Here are some excellent new theology books * that will be released in December 2020 :
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One of the most significant developments within contemporary American Christianity, especially among younger evangelicals, is a groundswell of interest in the Reformed tradition. In Reformed Resurgence, Brad Vermurlen provides a comprehensive sociological account of this phenomenon known as New Calvinism and what it entails for the broader evangelical landscape in the United States.
Vermurlen develops a new theory for understanding how conservative religion can be strong and thrive in the hypermodern Western world. His paradigm uses and expands on strategic action field theory, a recent framework proposed for the study of movements and organizations that has rarely been applied to religion. This approach to religion moves beyond market dynamics and cultural happenstance and instead shows how religious strength can be fought for and won as the direct result of religious leaders’ strategic actions and conflicts. But the battle comes at a cost. For the same reasons conservative Calvinistic belief is experiencing a resurgence, present-day American evangelicalism has turned in on itself. Vermurlen argues that in the end, evangelicalism in the United States consists of pockets of subcultural and local strength within the “cultural entropy” of secularization, as religious meanings and coherence fall apart.
This ambitious book presents the first sustained analysis of the evolving representation of Cuthbert, the premier saint of northern England. The study spans both major and neglected texts across eight centuries, from his earliest depictions in anonymous and Bedan vitae, through twelfth-century ecclesiastical histories and miracle collections produced at Durham, to his late medieval appearances in Latin meditations, legendaries, and vernacular verse. Whitehead reveals the coherence of these texts as one tradition, exploring the way that ideologies and literary strategies persist across generations. An innovative addition to the literature of insular spirituality and hagiography, The Afterlife of St Cuthbert emphasises the related categories of place and asceticism. It charts Cuthbert’s conceptual alignment with a range of institutional, masculine, northern, and national spaces, and examines the distinctive characteristics and changing value of his ascetic lifestyle and environment – frequently constituted as a nature sanctuary – interrogating its relation to his other jurisdictions.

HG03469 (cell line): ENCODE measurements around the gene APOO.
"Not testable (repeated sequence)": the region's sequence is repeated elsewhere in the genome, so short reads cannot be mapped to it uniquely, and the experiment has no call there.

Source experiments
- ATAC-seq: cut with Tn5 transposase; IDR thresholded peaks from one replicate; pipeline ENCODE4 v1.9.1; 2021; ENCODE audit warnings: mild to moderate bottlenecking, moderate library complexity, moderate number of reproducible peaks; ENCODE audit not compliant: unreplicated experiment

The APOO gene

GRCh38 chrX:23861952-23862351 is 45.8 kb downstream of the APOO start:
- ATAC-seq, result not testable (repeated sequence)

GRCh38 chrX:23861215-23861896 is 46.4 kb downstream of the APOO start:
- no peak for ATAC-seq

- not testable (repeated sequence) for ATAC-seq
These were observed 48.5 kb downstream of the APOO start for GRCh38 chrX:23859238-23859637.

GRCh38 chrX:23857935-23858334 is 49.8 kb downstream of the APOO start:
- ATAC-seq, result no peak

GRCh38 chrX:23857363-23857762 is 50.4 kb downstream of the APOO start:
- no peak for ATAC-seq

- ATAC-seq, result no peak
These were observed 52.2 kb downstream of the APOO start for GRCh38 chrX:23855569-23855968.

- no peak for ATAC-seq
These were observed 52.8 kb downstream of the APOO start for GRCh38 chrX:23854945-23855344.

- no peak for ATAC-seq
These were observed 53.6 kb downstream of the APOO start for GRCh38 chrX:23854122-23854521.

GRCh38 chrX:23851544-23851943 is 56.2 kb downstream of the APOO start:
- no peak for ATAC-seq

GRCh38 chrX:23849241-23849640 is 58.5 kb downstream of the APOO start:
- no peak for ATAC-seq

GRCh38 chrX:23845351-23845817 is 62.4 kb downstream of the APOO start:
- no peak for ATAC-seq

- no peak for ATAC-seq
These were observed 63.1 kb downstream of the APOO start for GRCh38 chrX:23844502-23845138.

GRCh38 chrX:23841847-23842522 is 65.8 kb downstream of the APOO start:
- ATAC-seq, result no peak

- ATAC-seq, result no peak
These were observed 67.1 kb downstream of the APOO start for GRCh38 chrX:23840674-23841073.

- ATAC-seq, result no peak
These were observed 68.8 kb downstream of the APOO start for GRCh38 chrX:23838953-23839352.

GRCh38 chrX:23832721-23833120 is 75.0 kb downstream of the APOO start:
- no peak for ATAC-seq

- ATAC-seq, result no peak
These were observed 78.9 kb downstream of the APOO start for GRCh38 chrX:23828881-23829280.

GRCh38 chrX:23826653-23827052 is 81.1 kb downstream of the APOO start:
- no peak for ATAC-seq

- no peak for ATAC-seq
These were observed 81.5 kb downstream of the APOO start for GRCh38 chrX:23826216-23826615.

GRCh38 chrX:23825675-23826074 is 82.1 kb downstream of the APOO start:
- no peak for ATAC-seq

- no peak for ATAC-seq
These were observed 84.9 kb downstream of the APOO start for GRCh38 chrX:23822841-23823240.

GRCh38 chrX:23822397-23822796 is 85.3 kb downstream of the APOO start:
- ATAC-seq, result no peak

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C. Christopher Smith is the founding editor of The Englewood Review of Books. He is also author of a number of books, including most recently How the Body of Christ Talks: Recovering the Practice of Conversation in the Church (Brazos Press, 2019). Connect with him online at: C-Christopher-Smith.com